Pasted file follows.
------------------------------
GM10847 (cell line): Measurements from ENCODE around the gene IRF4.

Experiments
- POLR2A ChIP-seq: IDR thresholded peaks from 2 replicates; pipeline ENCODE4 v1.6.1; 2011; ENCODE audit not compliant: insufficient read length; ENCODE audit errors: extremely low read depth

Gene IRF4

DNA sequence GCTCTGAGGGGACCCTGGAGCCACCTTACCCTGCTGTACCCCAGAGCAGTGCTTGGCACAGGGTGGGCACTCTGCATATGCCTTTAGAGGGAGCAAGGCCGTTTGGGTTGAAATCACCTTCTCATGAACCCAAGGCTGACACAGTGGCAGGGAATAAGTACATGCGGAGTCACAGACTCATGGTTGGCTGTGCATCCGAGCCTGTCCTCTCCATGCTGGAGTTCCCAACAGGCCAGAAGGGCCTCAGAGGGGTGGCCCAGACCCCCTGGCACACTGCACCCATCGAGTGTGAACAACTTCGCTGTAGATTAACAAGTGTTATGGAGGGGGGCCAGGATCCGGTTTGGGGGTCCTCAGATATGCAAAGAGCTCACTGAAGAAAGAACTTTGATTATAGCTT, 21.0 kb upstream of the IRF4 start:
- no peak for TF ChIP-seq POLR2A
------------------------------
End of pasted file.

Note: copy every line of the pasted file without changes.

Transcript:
GM10847 (cell line): Measurements from ENCODE around the gene IRF4.

Experiments
- POLR2A ChIP-seq: IDR thresholded peaks from 2 replicates; pipeline ENCODE4 v1.6.1; 2011; ENCODE audit not compliant: insufficient read length; ENCODE audit errors: extremely low read depth

Gene IRF4

DNA sequence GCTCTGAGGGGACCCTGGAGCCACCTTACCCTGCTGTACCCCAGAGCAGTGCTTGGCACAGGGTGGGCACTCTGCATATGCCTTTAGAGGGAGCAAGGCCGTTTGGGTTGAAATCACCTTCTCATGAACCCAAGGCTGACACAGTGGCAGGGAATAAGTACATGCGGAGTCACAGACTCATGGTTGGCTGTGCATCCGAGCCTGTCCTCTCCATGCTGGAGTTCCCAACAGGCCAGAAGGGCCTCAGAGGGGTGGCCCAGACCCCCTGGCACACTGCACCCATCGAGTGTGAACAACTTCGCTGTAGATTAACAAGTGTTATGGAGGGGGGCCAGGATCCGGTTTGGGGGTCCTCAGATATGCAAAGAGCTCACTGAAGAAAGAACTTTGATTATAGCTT, 21.0 kb upstream of the IRF4 start:
- no peak for TF ChIP-seq POLR2A